Kate: I did have some problems with the writing for the female characters. The plot revolves largely around the male characters (Albus, Scorpius and Harry) and even the female villain is mostly concerned with impressing her father. Plus Draco’s wife Astoria lives and dies off-stage, presumably stuffed in Malfoy Manor’s refrigerator.

Michelle: Definitely agree with you Kate, very much centered towards the male characters, which is why I would have loved more of Delphi’s back story (with all of our excellent suggestions for how the Delphi flashbacks should be done) and also Rose, who had so much potential but was poorly used and overly cruel. She’s a Weasley-Granger! She was raised better than that, surely!

KateSo, while it’s been marketed as the official eighth Potter book, a lot of people have written The Cursed Child off as extra to the series’ canon. What are your thoughts? Is this canon for you?

MichelleI think I may just view it as an extra non-canon thing as JK didn’t write it (and the plot was a bit shit).

KateI agree, for me the first seven books are the main canon and this is more of an expanded universe extra like Pottermore. Or perhaps a better comparison would be something like the Buffy the Vampire Slayer comics, which, despite being sanctioned by Joss Whedon, also take the story in some very odd directions.

Rosie: Before we finish up, have you heard they’re planning a film trilogy of this.

Michelle: Oh my god Rosie *face palm* cash cow anyone?

Elen: Ugh nooo

Michelle: A trilogy?! It’s in two bloody parts??!?

Kate: A film will not work in my opinion.

Elen: Maybe if they do different stories from their time at Hogwarts?

Elen: Okay finally, rating out of five?

Kate: Ooooh tough one…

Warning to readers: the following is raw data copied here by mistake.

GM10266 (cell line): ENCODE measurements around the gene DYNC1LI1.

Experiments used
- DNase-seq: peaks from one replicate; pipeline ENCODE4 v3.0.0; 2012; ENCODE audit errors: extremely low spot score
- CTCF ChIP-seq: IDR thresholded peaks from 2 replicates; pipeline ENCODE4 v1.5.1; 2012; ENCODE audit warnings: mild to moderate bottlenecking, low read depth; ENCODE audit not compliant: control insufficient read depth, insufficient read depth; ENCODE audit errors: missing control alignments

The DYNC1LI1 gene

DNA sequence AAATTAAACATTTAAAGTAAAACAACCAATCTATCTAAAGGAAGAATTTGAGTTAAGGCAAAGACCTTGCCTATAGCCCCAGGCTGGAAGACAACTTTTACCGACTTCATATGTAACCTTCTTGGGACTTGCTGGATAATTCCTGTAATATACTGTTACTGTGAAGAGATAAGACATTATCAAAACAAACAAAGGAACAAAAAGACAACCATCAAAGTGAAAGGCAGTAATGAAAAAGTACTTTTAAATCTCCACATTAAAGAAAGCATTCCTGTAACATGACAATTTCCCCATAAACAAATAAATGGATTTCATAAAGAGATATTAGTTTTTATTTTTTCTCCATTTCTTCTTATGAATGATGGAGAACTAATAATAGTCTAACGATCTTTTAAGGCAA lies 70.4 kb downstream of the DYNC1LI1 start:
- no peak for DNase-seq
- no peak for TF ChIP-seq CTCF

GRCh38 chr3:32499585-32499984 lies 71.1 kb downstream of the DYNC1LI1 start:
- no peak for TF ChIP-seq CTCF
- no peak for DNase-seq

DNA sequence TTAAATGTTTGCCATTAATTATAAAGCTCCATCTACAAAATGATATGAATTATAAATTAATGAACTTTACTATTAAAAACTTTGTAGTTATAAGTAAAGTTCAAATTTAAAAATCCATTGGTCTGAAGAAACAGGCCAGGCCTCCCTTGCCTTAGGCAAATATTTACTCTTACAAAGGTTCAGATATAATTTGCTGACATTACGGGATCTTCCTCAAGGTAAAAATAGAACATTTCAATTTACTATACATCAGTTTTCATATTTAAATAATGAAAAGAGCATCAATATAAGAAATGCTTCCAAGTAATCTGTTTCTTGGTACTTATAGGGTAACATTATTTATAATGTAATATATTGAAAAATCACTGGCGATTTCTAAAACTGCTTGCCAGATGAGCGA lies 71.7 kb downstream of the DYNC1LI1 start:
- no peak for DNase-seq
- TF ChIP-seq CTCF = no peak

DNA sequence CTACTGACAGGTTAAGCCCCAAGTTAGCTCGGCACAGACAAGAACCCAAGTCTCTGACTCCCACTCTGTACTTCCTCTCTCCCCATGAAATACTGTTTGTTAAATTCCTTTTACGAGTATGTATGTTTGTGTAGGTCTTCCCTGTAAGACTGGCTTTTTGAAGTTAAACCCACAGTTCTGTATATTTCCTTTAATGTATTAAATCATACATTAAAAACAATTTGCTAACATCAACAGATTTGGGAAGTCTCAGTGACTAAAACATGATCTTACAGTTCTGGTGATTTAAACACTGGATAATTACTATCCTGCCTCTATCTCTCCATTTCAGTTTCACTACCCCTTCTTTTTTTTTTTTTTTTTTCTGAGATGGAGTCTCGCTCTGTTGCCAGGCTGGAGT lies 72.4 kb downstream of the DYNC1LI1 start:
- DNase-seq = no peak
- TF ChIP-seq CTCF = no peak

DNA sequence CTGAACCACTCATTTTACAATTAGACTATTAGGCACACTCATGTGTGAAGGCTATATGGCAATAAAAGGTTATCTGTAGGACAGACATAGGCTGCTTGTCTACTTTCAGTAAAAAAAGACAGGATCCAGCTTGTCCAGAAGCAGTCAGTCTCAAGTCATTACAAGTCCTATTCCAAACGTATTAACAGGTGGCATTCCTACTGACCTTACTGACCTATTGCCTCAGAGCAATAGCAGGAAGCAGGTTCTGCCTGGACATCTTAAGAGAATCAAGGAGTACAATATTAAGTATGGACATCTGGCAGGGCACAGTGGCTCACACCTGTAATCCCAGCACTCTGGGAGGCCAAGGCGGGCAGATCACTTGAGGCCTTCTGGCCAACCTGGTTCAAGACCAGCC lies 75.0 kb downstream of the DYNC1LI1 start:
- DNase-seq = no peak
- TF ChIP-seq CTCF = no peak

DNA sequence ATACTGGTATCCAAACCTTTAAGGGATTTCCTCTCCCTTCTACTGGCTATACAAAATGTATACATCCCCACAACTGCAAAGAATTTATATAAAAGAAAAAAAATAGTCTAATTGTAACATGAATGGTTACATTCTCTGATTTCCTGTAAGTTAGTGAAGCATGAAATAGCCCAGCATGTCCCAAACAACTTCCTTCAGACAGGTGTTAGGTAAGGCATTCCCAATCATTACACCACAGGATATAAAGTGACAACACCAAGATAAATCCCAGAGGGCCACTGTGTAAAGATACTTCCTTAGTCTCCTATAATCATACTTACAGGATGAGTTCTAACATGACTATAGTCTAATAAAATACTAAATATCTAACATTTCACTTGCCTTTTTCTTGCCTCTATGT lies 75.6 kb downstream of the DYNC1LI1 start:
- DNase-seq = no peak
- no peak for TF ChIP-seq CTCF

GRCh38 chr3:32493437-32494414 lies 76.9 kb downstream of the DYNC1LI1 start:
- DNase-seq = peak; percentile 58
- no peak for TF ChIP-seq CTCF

Rosie: It’s hard, I almost want to rate the play and the script separately.

Elen: Great visual effects let down by a holey plot and an uneven script. I’m going with a solid 3.5/5.

Rosie: Exactly. And for the most part great acting too.

Kate: I agree, the script is poor and full of holes (and whither Ron’s character depth?) but the effects/music/production was amazing.

Rosie: Production 4.5/5. Script 2/5. So overall like a 3.5?

Kate: I might rate the script lower honestly. There were good moments but every important plot point was hung on a plot hole or inconsistency.

Rosie: That’s true. Overall pretty shoddy writing.

Hayley: I’d say script 2/5 and production 4.5-5/5. Overall 3-3.5.

Michelle: Script 2 or 2.5/5. Production 5/5. Best I’ve ever seen on stage. Overall… 3? 3.5?

Kate: I think script 1.5/5 and production 4.5/5 (points docked for the Hagrid wig) so 3/5 overall.


Harry Potter and the Cursed Child was written by J. K. Rowling, Jack Thorne and John Tiffany and directed by John Tiffany. 

Featured Image: Production still from the Palace Theatre production of Harry Potter and the Cursed Child © Manuel Harlan.